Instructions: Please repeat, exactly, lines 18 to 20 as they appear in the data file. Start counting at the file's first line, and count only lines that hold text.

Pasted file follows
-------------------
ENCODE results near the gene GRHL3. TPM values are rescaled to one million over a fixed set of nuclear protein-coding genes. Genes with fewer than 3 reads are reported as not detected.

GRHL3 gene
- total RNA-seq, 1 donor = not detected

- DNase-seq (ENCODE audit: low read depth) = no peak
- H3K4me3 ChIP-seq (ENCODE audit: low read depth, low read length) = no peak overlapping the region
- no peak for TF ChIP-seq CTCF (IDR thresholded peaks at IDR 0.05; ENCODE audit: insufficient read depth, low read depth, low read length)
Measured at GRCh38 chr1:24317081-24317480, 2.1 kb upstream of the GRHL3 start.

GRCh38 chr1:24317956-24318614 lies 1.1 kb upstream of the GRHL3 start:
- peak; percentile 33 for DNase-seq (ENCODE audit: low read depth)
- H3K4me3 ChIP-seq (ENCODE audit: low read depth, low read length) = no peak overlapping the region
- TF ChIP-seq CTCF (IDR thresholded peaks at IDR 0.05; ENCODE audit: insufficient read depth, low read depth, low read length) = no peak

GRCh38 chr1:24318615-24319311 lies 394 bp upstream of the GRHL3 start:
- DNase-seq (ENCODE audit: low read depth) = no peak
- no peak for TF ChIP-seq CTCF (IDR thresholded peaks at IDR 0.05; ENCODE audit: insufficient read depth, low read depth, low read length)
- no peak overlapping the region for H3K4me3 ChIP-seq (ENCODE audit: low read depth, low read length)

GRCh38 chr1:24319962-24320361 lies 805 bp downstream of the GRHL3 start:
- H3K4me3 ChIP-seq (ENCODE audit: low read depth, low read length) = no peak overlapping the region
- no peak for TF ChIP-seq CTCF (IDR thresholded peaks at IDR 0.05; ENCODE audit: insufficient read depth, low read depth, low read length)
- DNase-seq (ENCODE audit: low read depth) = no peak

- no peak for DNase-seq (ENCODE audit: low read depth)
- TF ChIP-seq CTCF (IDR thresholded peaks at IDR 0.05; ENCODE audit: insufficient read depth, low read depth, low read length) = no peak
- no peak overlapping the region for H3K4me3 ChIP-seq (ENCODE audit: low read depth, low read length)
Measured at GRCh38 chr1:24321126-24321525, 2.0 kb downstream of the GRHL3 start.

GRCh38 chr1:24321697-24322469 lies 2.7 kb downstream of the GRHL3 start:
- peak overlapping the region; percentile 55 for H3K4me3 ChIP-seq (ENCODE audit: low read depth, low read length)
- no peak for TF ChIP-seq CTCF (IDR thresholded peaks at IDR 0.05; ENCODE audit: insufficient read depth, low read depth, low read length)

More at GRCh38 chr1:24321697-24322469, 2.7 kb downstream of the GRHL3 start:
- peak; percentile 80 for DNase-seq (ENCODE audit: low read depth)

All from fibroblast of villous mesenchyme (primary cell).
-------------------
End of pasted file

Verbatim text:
- no peak for TF ChIP-seq CTCF (IDR thresholded peaks at IDR 0.05; ENCODE audit: insufficient read depth, low read depth, low read length)
- DNase-seq (ENCODE audit: low read depth) = no peak

- no peak for DNase-seq (ENCODE audit: low read depth)